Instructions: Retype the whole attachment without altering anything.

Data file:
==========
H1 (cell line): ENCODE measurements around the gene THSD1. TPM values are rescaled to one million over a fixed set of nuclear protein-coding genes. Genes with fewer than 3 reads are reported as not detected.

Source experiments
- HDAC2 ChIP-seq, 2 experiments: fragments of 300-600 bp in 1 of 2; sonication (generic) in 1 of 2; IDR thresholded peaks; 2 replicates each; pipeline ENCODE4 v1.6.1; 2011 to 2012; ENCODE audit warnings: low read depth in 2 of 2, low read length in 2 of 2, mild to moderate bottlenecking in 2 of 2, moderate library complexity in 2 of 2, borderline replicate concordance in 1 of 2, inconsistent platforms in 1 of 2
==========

H1 (cell line): ENCODE measurements around the gene THSD1. TPM values are rescaled to one million over a fixed set of nuclear protein-coding genes. Genes with fewer than 3 reads are reported as not detected.

Source experiments
- HDAC2 ChIP-seq, 2 experiments: fragments of 300-600 bp in 1 of 2; sonication (generic) in 1 of 2; IDR thresholded peaks; 2 replicates each; pipeline ENCODE4 v1.6.1; 2011 to 2012; ENCODE audit warnings: low read depth in 2 of 2, low read length in 2 of 2, mild to moderate bottlenecking in 2 of 2, moderate library complexity in 2 of 2, borderline replicate concordance in 1 of 2, inconsistent platforms in 1 of 2